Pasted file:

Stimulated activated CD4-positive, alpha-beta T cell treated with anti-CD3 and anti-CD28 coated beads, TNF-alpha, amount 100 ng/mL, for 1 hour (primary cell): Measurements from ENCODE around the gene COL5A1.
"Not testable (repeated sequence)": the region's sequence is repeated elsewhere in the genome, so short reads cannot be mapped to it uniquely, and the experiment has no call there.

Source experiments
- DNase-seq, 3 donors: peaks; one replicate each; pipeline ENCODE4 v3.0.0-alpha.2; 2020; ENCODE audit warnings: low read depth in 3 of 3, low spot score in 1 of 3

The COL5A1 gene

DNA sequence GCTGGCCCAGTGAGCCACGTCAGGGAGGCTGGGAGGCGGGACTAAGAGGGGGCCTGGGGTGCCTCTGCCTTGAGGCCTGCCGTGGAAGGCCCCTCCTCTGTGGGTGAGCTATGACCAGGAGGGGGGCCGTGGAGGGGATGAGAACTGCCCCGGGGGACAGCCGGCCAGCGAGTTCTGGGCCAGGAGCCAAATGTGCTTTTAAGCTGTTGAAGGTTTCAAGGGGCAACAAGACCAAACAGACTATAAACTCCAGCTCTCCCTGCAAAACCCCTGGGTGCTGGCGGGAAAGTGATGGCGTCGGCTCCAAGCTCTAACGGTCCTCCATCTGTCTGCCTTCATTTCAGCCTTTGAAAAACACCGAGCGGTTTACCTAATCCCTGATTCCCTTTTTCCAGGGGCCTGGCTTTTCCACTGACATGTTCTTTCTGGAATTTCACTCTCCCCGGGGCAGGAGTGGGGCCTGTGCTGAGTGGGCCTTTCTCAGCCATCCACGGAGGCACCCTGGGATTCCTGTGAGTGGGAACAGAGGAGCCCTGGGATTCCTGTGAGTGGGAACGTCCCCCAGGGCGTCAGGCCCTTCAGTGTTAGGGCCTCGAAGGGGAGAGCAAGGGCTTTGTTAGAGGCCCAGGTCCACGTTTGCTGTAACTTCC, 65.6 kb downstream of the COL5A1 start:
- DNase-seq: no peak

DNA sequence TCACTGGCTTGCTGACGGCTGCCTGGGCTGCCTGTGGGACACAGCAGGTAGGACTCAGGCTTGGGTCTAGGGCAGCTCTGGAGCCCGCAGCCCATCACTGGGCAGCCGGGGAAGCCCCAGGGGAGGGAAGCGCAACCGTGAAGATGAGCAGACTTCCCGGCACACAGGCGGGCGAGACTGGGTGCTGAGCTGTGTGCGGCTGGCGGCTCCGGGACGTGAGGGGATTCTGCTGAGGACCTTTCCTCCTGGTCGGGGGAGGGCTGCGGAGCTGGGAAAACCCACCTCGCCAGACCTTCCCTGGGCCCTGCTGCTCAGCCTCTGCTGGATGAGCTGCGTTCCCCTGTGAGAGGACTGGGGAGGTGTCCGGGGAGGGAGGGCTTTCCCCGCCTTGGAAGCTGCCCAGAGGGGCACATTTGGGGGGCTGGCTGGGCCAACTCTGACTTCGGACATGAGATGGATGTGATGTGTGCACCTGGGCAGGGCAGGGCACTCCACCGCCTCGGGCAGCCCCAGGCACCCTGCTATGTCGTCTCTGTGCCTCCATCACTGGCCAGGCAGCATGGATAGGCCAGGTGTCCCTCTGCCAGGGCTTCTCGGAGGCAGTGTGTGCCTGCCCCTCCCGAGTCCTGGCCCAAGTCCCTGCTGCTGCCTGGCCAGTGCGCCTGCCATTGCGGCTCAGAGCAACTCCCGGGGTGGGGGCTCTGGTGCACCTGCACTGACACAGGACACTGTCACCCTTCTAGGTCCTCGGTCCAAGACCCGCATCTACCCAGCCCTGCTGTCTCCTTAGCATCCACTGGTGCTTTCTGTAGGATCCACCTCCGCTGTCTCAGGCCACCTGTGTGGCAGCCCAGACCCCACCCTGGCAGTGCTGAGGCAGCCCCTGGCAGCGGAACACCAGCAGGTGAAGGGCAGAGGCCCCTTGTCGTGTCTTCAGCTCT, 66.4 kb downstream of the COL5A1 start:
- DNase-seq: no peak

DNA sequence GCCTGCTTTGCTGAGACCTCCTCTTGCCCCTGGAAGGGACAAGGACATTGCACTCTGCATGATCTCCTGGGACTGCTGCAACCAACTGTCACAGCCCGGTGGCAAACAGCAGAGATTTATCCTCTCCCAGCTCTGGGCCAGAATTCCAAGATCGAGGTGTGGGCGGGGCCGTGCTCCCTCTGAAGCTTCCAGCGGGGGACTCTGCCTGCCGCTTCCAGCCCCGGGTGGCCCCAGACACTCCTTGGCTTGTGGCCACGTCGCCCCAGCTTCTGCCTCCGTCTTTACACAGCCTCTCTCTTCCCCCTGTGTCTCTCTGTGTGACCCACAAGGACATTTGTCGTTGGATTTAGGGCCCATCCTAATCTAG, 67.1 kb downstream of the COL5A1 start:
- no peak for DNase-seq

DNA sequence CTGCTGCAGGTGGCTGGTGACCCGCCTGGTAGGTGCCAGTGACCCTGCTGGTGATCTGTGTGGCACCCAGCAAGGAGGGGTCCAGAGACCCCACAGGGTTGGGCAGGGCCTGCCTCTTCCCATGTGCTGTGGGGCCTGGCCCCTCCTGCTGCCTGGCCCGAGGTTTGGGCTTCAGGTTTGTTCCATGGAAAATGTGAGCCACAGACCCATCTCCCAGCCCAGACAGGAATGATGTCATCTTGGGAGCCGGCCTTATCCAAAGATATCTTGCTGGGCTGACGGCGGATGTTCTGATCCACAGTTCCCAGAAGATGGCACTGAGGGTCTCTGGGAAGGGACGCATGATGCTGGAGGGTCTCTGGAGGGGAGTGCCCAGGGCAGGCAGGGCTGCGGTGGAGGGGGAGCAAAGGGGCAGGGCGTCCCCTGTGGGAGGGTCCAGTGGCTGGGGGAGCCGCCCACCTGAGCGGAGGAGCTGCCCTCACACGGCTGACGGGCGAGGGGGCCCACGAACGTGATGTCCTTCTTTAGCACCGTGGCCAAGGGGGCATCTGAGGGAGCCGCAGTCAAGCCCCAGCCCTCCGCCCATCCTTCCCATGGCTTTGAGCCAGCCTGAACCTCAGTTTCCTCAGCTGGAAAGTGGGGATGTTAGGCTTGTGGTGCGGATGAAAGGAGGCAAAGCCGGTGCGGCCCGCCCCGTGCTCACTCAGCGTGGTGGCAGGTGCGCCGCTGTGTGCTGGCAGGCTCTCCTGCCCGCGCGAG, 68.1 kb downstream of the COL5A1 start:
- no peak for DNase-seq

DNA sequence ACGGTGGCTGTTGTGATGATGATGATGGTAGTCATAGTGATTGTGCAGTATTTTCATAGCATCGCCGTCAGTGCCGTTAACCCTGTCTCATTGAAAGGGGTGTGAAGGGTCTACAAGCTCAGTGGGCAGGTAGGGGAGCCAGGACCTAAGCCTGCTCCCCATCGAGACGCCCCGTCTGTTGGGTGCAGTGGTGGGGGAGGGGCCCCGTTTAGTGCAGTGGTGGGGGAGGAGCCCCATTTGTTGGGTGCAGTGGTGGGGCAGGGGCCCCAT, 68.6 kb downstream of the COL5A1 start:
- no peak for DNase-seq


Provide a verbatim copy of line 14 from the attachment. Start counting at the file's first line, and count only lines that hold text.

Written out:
DNA sequence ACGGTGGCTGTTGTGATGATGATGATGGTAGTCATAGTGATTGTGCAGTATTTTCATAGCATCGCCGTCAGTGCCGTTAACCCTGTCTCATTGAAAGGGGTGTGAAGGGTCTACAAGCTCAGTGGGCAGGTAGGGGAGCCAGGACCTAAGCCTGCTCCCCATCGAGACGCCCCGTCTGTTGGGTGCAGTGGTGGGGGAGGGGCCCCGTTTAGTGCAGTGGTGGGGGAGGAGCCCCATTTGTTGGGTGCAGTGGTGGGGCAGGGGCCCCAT, 68.6 kb downstream of the COL5A1 start: